Philanthropy Impact

Inspiring philanthropy and social investment across borders, sectors and causes

Social investment round-up

Social investment round-up


Social investment, we know, is of interest to philanthropists, though not everyone would define it as philanthropy. Over recent months we have seen a steady increase in news around social investment. As a result we have decided we will bring you a regular round-up of social investment news with links so you can find out more.

HSBC invests £4m in social enterprise fund

HSBC has donated £4m to the social enterprise fund Big Issue Invest. The fund has a target of £10m, which it hopes to reach by March 2012. So far, it has attracted £8m..

It aims to invest in social enterprises that have the potential to have a significant social impact and provide a financial return to investors of at least 5%. The Fund has already invested £1.1m in four social enterprises.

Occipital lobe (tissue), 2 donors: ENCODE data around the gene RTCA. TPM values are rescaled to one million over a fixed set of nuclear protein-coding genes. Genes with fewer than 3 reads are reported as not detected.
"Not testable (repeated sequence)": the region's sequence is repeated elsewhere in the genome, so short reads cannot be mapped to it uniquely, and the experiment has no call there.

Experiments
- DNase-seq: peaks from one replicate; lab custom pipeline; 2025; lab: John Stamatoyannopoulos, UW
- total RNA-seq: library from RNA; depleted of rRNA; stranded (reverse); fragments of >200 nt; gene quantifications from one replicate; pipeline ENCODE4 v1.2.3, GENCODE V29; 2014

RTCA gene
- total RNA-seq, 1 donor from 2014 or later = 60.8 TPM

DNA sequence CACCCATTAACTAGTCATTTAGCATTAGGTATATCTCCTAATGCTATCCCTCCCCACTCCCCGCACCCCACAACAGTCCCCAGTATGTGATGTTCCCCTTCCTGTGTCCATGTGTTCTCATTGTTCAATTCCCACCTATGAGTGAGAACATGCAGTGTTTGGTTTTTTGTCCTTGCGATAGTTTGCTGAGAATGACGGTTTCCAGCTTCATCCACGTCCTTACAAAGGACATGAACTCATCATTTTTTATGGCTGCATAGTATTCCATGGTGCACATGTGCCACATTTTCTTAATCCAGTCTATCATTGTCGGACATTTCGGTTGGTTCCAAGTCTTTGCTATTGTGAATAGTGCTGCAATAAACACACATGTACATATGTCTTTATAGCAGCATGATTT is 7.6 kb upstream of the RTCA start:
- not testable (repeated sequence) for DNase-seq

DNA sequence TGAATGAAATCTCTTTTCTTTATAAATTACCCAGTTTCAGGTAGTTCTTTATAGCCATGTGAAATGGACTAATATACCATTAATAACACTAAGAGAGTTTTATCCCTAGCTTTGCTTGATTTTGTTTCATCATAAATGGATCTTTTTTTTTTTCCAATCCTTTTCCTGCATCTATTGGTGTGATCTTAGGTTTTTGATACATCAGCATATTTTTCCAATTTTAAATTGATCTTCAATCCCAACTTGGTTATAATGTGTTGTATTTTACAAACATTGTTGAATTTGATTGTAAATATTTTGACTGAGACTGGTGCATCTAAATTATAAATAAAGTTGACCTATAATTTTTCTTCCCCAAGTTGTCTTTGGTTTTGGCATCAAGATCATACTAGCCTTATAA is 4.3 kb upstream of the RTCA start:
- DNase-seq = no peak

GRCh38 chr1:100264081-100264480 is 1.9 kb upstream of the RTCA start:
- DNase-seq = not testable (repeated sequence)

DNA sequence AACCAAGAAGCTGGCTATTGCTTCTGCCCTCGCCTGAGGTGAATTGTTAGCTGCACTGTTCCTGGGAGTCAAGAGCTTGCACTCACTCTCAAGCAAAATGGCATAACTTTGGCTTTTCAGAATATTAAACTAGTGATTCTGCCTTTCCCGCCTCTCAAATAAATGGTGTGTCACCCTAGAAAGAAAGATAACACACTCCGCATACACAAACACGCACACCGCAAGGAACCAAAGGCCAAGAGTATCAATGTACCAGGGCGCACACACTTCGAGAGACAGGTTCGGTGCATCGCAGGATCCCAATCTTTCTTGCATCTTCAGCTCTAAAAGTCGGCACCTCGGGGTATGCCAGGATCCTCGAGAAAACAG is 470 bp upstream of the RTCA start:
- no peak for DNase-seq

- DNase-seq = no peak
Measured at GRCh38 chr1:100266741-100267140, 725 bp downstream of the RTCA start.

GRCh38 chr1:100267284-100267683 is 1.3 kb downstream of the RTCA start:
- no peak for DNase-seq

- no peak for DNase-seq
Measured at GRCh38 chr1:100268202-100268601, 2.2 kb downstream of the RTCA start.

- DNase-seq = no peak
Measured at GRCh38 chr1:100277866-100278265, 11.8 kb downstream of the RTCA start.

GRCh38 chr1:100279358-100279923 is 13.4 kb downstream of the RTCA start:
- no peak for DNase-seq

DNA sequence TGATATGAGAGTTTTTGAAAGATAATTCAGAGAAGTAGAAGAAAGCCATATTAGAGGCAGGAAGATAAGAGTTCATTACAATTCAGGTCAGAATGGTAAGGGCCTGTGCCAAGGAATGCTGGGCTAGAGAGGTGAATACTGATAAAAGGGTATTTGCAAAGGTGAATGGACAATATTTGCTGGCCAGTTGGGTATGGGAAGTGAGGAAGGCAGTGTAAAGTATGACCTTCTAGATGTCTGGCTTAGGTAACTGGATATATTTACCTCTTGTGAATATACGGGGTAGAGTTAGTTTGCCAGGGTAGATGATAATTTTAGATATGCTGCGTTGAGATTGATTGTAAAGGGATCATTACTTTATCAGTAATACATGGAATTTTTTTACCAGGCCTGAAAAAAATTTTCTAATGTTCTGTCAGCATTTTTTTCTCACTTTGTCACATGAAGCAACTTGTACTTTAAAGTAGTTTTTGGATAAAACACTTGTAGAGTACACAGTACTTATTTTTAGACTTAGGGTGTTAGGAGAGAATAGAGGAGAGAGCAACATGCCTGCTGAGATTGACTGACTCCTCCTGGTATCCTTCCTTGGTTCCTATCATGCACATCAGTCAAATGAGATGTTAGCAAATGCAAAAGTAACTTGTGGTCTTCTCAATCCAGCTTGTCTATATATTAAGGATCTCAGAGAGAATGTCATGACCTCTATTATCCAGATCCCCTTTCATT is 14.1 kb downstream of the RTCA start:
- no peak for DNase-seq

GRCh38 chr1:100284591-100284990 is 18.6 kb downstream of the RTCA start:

Initial investments in the Fund have been made by M&G Investments fund manager Eric Lonergan, Deutsche Bank, The Esmée Fairbairn Foundation, the National Endowment for Science, Technology and the Arts (Nesta) and the Ulster Community Investment Trust.

Pioneering social impact bond reports on first year

The Peterborough Social Impact Bond that aims to reduce re-offending and generate a return for investors has reported on its first year of operation. However, it will take four years before its impact can be measured and any dividends paid to investors.

Over 500 prisoners are being monitored by the One*Service, which is providing support before and after release from Peterborough Prison. The number of reconvictions is being compared to a similar group of short sentenced male prisoners across the UK drawn from the Police National Computer. Against this objective measure, investors will either gain or lose on their investment.

The report says the Social Impact Bond funding structure has brought flexibility and innovation to the project. “Flexibility in terms of finance and therefore service provision; innovation in terms of the solutions and partnerships we are able to build because we are judged by outcomes and not outputs.”

Some of the practices used by the project are now being adopted by the prison for female prisoners. The report says: “Our sense on the ground is that we are making a difference. People say to us “If it wasn’t for you, we’d be back inside again.”

To download the report for free click here